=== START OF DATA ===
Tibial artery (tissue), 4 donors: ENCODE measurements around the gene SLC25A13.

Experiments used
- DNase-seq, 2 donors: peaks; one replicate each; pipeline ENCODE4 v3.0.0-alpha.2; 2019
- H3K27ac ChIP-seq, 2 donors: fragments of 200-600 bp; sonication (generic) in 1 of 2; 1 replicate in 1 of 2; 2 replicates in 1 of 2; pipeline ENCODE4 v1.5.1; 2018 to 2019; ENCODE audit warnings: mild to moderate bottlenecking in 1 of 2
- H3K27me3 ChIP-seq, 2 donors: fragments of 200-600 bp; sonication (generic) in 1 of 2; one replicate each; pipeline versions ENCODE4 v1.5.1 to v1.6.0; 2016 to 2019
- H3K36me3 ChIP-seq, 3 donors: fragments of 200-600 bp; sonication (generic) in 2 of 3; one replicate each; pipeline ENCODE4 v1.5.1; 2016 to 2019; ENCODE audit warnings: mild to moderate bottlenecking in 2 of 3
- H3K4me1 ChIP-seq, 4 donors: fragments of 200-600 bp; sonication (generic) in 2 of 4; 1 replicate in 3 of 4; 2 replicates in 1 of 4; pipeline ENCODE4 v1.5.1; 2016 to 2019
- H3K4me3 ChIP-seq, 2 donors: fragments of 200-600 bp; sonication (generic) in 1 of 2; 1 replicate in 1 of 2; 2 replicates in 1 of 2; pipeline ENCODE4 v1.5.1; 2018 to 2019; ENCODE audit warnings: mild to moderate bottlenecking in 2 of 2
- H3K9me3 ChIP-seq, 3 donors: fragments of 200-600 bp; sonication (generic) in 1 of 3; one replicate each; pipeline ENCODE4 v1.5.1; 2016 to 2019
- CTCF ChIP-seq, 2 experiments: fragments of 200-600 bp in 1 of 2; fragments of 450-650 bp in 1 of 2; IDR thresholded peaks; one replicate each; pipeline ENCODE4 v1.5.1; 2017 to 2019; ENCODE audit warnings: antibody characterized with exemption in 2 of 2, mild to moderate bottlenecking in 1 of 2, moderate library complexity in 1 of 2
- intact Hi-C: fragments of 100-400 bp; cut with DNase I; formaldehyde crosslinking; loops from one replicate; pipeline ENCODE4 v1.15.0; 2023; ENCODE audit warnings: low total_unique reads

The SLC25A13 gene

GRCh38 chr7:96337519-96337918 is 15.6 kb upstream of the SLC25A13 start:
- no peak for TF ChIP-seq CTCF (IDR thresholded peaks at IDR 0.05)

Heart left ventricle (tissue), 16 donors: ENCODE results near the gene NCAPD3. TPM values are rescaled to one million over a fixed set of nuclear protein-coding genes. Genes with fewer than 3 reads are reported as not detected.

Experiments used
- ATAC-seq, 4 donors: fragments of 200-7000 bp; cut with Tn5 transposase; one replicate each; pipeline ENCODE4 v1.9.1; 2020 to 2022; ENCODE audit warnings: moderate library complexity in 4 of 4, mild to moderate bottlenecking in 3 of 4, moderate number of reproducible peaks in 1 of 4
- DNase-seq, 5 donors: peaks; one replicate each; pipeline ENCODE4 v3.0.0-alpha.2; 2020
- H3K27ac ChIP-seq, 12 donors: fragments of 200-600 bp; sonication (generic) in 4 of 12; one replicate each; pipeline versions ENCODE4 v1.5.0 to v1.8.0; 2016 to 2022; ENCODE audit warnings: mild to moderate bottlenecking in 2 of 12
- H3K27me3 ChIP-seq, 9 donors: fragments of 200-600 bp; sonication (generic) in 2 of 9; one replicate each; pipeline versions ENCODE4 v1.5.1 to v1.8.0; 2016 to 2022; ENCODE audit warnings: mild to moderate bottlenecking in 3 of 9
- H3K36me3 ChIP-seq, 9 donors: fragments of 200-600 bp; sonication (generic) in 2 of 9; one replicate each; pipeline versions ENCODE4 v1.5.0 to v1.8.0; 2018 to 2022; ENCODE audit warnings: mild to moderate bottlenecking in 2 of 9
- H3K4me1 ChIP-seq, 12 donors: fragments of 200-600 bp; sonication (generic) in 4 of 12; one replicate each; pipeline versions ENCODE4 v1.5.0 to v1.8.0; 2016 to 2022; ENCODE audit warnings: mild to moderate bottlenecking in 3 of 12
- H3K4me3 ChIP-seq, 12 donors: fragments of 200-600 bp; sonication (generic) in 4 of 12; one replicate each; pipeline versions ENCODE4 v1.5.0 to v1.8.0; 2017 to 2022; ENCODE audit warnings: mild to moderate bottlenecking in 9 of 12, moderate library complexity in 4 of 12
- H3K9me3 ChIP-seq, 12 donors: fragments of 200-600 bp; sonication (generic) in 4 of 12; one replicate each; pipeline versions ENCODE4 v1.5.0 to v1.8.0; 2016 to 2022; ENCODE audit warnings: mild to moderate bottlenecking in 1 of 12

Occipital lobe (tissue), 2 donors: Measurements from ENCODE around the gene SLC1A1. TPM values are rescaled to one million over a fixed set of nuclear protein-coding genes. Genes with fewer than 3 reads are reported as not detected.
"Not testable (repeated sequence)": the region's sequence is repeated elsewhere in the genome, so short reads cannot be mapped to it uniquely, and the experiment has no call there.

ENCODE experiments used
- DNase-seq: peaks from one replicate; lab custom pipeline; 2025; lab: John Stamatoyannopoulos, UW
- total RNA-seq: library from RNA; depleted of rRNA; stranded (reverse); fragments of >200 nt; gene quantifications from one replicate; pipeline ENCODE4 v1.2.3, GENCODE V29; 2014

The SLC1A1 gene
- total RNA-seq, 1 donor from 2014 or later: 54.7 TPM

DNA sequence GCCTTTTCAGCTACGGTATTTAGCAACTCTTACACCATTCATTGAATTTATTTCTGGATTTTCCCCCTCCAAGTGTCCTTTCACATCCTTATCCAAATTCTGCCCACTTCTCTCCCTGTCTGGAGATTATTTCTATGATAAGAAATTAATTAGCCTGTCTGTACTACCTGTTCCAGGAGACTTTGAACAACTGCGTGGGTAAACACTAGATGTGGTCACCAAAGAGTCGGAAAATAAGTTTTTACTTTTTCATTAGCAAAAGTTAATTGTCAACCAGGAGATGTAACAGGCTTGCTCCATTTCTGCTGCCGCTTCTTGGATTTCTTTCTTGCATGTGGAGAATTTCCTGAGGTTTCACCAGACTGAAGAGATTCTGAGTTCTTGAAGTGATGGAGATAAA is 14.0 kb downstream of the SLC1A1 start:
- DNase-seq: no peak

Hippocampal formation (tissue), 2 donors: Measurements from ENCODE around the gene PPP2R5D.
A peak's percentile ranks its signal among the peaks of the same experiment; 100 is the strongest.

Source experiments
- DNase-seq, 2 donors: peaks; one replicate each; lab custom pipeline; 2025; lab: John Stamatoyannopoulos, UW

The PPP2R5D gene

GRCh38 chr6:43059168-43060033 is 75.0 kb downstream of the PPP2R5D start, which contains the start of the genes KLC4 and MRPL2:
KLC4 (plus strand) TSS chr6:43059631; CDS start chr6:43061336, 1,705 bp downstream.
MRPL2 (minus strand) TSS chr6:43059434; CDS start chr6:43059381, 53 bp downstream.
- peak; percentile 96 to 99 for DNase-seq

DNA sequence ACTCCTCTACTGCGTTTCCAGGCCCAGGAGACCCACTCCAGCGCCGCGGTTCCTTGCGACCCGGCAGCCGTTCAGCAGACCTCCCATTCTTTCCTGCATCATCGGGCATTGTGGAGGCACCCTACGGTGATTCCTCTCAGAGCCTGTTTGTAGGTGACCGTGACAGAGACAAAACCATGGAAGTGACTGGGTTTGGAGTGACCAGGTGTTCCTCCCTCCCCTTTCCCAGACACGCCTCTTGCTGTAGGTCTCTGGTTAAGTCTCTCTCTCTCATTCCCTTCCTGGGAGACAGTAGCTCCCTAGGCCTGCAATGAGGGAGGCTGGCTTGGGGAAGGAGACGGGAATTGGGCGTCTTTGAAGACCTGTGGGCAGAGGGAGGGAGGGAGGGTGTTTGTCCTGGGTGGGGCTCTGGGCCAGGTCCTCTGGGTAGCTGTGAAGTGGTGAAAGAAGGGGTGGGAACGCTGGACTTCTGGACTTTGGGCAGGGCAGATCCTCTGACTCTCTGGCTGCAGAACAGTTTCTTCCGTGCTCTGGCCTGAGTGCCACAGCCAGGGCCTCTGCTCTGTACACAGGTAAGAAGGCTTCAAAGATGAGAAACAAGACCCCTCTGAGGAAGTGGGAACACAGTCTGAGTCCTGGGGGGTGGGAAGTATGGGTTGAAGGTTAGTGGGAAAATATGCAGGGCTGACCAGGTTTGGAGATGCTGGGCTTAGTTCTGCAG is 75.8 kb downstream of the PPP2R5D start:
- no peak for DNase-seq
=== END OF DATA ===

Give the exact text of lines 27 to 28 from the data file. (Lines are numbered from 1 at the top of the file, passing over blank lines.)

ENCODE experiments used
- DNase-seq: peaks from one replicate; lab custom pipeline; 2025; lab: John Stamatoyannopoulos, UW